1. Pingback: Politics, Research, and School Reform: Letting Teens Sleep in | Educational Policy Information

  2. Reblogged this on Reflections of a Second-career Math Teacher and commented:
    Our high school staff and administration are currently weighing the pros and cons of starting later given the preponderance of research in this area. However, there are many stakeholders in the process, both within and outside of the school proper, often with conflicting needs; like our Congress at times, the process frequently ends in stalemate with little, meaningful progress, especially without someone like Jilly to spearhead a grassroots effort for change.

    When I was in high school, once I reached 16 years old and had my license, I worked every weekday evening flipping burgers until 11:00 AM, then “closing” for the next hour or so. The school day started at 7:00 AM. Waking up in the morning was extremely difficult, but with a 6′ 4″ father in the military, I found myself rousted up in time to make it, physically, to school on time. While starting later may have been helpful, it could have been problematic as I started work at 4:30 PM, right before the dinner rush. The later start time would have prevented me from finishing up my homework before work, or possibly from working, which was a necessity for this teenager, as it is for many today. This is just one example of the dilemma facing schools today when they consider delaying start times. It is not as simple as it might seem, even with a strong advocate like Jilly.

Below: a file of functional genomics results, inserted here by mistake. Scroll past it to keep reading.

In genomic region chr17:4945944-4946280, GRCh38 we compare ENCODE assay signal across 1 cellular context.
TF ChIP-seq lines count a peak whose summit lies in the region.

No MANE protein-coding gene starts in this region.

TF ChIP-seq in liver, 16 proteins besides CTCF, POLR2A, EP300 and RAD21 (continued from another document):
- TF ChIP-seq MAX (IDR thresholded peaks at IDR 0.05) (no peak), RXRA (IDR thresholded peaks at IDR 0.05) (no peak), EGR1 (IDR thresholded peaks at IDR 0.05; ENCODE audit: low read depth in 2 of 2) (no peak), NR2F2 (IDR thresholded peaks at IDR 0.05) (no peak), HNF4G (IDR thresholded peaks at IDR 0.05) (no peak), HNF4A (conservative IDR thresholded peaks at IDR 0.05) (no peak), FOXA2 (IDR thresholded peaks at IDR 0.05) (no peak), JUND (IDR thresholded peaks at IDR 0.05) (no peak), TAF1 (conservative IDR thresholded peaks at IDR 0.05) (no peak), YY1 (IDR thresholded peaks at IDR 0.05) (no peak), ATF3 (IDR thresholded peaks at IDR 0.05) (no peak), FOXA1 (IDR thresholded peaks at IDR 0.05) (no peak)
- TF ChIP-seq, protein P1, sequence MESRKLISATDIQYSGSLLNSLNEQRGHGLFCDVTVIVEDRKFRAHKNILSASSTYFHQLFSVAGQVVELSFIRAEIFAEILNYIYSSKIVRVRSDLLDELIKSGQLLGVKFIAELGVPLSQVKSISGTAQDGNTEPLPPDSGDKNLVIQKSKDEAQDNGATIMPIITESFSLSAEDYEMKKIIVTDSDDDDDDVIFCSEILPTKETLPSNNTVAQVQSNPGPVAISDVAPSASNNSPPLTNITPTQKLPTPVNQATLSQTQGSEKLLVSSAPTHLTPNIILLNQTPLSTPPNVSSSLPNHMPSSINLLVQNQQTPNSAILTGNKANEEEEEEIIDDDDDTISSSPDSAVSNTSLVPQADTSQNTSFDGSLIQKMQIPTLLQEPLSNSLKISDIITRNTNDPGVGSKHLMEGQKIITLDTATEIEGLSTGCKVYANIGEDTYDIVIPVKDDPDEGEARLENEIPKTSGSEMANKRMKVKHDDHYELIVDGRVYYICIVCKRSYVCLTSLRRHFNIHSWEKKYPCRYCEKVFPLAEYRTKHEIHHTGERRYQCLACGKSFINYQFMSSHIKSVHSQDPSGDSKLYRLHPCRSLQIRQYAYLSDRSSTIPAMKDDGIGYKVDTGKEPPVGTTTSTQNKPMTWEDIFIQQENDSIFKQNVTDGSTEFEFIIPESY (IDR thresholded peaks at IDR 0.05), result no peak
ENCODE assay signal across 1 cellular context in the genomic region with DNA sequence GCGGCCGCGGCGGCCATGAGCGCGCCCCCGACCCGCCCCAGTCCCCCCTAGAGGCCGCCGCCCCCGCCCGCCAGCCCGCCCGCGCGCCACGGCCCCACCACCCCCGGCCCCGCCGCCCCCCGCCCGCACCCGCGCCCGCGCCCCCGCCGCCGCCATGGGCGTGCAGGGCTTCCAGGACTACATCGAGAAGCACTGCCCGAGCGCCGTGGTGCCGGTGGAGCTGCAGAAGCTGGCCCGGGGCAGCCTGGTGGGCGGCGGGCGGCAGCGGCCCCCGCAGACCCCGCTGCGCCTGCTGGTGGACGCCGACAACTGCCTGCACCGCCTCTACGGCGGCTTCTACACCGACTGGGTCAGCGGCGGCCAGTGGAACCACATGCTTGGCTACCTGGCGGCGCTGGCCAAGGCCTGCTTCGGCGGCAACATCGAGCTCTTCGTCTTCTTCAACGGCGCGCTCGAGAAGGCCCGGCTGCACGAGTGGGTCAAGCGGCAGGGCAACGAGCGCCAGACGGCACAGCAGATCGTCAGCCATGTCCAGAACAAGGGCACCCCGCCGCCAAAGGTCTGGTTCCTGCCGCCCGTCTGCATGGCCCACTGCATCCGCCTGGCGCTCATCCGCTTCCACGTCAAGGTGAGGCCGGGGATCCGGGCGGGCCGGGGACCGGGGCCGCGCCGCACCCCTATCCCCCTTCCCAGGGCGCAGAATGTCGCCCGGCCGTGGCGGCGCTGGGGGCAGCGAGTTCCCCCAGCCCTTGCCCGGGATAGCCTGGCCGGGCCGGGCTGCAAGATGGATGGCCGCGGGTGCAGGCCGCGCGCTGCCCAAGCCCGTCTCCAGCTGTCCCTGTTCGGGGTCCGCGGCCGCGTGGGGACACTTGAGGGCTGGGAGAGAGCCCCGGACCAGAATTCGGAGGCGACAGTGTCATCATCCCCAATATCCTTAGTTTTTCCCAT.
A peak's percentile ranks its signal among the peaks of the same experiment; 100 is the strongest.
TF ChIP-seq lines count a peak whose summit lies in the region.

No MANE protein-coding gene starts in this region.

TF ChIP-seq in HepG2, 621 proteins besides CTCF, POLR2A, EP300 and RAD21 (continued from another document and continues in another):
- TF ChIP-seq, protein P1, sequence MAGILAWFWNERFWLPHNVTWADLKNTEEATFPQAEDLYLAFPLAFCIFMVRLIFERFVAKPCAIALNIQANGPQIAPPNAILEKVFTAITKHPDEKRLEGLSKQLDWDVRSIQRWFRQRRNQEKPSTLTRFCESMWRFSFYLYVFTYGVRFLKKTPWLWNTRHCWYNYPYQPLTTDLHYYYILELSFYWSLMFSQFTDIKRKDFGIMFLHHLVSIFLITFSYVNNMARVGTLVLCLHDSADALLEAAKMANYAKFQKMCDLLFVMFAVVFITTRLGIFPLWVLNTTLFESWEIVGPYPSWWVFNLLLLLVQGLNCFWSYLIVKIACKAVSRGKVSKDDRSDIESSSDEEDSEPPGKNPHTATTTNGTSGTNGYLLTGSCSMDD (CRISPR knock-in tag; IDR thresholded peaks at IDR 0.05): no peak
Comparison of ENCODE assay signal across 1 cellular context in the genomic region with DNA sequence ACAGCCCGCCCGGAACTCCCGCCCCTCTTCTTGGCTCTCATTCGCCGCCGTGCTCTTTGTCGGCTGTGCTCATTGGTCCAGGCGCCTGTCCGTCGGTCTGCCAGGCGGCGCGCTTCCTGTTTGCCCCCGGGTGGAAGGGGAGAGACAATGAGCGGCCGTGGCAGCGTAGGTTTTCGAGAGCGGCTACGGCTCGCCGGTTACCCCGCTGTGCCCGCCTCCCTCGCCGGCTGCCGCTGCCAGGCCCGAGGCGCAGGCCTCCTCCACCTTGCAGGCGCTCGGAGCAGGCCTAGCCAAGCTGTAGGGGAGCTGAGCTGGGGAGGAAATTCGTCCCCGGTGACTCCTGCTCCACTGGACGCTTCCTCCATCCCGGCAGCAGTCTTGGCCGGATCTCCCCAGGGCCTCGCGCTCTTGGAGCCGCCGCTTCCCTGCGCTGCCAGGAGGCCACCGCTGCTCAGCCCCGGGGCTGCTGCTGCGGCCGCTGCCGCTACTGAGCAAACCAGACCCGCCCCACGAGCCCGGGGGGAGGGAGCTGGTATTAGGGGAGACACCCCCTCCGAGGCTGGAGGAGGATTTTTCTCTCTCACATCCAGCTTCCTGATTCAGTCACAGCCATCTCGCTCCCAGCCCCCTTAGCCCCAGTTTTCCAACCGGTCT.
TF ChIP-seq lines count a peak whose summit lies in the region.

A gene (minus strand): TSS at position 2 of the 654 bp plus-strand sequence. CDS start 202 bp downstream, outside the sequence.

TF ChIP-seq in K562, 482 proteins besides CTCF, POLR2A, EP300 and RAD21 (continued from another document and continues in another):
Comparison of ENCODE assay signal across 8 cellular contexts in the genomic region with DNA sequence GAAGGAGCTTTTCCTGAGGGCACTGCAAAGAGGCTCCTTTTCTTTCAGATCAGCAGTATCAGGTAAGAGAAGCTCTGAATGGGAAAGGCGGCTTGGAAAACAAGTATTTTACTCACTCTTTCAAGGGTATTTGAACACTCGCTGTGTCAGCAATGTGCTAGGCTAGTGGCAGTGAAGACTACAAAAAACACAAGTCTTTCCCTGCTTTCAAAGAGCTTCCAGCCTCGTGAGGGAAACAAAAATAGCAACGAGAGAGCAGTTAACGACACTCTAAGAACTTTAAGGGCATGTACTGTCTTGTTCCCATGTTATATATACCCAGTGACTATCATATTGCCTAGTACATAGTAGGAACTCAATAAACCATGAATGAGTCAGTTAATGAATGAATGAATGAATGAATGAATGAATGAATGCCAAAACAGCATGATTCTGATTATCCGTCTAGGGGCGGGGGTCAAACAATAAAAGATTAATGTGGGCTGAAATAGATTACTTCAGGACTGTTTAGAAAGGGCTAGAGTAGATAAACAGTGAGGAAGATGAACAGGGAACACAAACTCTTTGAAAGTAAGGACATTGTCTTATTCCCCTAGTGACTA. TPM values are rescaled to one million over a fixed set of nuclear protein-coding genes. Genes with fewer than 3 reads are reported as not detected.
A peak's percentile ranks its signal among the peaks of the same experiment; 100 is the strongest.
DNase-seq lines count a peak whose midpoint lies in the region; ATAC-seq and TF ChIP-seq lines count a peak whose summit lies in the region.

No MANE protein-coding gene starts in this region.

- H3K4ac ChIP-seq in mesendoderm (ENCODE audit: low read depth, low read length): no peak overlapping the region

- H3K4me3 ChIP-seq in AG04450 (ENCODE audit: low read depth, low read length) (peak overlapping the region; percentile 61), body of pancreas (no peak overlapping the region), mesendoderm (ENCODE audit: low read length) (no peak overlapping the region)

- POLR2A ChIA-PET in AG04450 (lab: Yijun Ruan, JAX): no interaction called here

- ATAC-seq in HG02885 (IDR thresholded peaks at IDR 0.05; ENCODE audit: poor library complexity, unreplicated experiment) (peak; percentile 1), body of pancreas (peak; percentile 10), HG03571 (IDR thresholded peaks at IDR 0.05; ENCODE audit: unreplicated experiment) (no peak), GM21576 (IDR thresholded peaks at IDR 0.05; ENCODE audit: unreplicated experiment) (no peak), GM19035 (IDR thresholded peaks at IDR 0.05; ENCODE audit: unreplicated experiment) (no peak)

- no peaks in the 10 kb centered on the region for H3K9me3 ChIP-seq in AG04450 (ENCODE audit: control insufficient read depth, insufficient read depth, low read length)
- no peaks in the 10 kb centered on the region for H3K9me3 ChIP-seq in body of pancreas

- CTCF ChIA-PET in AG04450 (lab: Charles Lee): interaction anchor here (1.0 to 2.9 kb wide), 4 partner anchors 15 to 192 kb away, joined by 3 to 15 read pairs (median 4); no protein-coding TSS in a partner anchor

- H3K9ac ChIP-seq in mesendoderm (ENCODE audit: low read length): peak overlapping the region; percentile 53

3. Feel free to delete my comment above, Larry, as I re-blogged your post using the same comment as my lead-in.

  4. Pingback: Sleeping In | Gettysburg Junto

    • larrycuban

      Thanks, Dave, for describing your student and teacher experiences in high school around start times in the morning.

  5. But I think that Dave misses the point. School is about preparing students for life after school. Yes, working prepares students also but many kids don’t work those hours and they manage to get prepared. It is not about having a schedule that allows students to work six and a half hours each day. It is not about having a schedule that allows the sports teams to practice or make an away game at, say, four after an hours bus ride. IMHO, we get too wrapped up in all the many competing voices and should decide what school is for (which, by the way, is also not to create life-long learners, etc., etc.) and then do that. Not an easy thing to do but, I think, necessary and may make the whole process of educating kids less complicated which would be good for all concerned.